A pH meter or pH meter is a scientific instrument that measures the activity of the hydrogen ion in aqueous solutions, indicating its degree of acidity or alkalinity expressed as pH. The pH meter measures the difference in electrical potential between a pH electrode and a reference electrode. This difference in electrical potential is related to the acidity or pH of the solution. The pH meter is used in many applications ranging from laboratory experimentation to quality control.
There are general maintenance techniques for pH meters, but in many cases each brand and each model has its own care. We will have to follow the instructions of the meter manufacturer to be able to enjoy it for a longer time.
If in addition to the corresponding calibrations, we perform an adequate maintenance of the meter electrode, we will ensure a longer life and more accurate results in each measurement. Many pH meters incorporate glass sensors and reference tubes that must be stored in specially formulated solutions. If a handheld meter is used, the storage solution is usually found on the meter cover. Do not spill the solution in which the sensor is located, as we will need it. For most pH sensors, it is essential that the sensor is stored wet in the appropriate solution.
To clean the pH meters, you can use cleaning solutions, then replace the sensor in your storage solution. Most pH electrodes have a shelf life of approximately 1-2 years. If you are experiencing an irregular reading and have difficulty calibrating, it may be time to replace the electrode (or the meter, if it does not have a replaceable electrode).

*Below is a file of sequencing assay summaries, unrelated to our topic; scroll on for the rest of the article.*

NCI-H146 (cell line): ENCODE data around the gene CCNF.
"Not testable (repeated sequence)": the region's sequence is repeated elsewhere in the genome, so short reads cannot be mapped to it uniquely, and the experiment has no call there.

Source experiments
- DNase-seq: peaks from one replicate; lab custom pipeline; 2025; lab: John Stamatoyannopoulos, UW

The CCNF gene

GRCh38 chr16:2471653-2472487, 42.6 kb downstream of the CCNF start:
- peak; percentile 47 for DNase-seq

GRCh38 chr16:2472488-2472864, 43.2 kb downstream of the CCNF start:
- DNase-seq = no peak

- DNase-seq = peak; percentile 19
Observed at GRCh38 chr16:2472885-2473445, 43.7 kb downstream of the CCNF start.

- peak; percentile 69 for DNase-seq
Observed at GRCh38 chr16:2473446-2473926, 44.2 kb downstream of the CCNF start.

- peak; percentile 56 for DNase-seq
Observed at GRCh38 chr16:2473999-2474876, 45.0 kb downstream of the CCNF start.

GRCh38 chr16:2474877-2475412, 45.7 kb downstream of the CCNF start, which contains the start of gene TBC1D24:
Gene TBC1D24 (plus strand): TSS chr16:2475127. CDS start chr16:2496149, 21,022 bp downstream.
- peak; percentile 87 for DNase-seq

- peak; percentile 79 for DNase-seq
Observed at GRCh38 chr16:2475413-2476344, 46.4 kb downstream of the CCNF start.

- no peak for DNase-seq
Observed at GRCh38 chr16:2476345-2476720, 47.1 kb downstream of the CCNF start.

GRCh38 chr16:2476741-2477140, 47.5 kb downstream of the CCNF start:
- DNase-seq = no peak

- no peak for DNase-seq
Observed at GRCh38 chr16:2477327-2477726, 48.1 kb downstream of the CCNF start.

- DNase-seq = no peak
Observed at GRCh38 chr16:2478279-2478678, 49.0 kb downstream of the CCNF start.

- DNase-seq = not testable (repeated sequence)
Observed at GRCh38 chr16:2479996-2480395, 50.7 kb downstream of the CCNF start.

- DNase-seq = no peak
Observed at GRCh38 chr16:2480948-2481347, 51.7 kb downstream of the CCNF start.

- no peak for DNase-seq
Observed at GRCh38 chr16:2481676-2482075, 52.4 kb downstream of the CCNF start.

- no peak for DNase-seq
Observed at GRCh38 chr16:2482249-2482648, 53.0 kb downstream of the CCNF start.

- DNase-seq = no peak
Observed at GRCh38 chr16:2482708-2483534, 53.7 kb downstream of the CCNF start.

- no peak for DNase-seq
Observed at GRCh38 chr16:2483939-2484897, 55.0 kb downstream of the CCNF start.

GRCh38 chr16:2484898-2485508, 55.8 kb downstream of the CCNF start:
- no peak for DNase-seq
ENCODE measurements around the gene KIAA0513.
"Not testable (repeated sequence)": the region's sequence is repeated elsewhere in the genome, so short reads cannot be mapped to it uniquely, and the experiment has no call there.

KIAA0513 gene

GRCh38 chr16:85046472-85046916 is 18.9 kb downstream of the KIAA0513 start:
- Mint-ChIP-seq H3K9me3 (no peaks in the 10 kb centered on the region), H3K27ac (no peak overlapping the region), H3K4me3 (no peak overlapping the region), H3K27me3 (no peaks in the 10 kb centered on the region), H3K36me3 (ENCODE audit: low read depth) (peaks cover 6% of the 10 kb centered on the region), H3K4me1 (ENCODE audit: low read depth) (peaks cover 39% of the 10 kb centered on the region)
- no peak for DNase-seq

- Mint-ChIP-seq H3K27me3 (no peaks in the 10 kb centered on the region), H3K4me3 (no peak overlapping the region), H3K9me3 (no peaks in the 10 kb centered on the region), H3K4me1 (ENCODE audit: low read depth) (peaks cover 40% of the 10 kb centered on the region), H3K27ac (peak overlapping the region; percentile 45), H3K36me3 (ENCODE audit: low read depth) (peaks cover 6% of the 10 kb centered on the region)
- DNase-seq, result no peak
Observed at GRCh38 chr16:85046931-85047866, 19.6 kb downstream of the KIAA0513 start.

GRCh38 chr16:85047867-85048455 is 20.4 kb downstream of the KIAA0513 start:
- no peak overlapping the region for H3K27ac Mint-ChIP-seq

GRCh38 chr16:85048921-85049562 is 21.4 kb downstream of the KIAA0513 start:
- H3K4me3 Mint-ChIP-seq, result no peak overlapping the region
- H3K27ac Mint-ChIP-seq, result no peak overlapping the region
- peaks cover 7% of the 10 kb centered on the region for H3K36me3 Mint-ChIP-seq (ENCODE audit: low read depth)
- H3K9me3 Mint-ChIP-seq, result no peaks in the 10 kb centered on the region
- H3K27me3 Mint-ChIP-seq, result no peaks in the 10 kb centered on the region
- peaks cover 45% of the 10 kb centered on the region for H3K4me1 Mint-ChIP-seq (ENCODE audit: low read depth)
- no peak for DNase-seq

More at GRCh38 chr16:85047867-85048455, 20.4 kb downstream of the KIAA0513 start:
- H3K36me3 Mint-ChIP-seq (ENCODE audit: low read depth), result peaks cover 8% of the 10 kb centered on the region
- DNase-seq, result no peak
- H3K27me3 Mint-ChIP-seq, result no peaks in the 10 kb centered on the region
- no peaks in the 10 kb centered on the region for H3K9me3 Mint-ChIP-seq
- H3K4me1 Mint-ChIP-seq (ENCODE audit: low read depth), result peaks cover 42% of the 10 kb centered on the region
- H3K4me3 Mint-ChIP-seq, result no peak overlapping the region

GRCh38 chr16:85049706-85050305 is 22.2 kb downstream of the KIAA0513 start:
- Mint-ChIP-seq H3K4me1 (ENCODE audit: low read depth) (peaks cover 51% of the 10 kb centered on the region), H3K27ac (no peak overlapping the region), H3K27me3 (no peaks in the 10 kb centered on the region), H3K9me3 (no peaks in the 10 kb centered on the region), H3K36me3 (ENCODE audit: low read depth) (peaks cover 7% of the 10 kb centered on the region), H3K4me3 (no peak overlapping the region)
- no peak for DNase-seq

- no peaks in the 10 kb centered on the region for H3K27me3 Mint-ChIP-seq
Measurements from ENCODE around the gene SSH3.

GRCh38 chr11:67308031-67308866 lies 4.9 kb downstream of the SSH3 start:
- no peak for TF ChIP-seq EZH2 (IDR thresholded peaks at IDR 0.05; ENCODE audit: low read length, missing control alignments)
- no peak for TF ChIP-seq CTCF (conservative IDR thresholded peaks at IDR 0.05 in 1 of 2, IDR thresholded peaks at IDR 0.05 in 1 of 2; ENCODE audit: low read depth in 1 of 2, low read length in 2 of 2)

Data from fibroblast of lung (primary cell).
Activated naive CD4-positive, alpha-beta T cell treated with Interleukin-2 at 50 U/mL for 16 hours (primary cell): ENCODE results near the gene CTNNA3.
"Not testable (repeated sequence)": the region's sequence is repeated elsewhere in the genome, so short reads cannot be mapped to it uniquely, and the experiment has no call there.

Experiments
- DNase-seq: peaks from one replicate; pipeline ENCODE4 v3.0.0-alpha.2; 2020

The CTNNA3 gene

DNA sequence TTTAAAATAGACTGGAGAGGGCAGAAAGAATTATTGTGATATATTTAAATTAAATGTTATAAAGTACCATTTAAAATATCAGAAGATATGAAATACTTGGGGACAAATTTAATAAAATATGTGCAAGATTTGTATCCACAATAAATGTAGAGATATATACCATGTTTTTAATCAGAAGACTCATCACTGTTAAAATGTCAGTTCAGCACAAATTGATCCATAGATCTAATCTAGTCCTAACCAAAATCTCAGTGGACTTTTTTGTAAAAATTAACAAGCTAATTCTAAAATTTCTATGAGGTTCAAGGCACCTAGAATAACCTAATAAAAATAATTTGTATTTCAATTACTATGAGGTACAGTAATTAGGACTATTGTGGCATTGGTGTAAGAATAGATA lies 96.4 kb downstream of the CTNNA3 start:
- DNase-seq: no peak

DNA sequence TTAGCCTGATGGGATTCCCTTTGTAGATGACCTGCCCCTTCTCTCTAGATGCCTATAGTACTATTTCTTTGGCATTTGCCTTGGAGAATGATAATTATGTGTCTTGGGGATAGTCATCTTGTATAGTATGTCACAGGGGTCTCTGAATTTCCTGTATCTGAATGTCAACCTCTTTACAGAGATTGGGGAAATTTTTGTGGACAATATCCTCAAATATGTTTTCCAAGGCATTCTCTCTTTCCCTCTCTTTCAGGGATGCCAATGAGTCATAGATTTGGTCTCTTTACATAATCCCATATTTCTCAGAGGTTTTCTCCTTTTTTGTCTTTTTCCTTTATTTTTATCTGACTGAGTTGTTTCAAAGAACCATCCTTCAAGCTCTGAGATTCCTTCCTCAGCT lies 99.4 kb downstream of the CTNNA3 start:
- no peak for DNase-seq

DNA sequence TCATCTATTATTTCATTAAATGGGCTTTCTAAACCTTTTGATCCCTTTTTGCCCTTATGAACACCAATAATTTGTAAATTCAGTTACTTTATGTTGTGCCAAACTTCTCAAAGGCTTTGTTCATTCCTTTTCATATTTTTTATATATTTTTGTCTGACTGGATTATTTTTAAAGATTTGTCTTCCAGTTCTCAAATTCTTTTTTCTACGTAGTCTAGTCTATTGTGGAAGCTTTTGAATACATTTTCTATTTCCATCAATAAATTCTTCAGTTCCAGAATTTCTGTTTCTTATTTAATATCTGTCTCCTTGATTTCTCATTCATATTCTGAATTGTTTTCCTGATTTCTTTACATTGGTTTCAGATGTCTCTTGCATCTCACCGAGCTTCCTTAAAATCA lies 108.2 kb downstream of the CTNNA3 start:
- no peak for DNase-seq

Calibration and Maintenance
Very precise measurements require that the pH meter be calibrated before each measurement. More typically, calibration is performed once a day of operation. Calibration is necessary because the glass electrode does not provide reproducible electrostatic potentials during periods of extended use times.
The calibration is carried out with at least two standard buffer solutions that cover the range of pH values to be measured. For general purposes, buffers at pH 4.00 and pH 10.00 are suitable. The pH meter has a calibration control to set the meter reading equal to the value of the first standard buffer and a second control that is used to adjust the meter reading to the value of the second buffer. A third control allows to adjust the temperature. More precise measurements sometimes require calibration at three different pH values.
Good laboratory practices dictate that after each measurement the probes are rinsed with distilled water to eliminate any trace of the solution that is measured, cleaned to absorb the remaining water that could dilute the sample and alter the reading.
Some tips and tricks:
- Always read the instruction manual before use. We must not forget that although the instructions can be boring, they will generally answer the questions we have about the correct use and care of the pH meter, thus achieving a more lasting and fruitful life for ours.
- Always make sure that the pH meter has been calibrated correctly.
- If the handheld meter includes a storage solution in the lid, store the meter in a vertical position for the most efficient saturation.
- Never touch a sensor electrode or reference cell with your fingers: the skin oil affects the readings and may permanently damage the pH sensor. Clean the electrode with the cleaning solutions created for this purpose.
- Always move the pH meter in the water or solution to eliminate air bubbles.
- Store the pH meter in a cool, dry place.
- Do not store it in distilled water.
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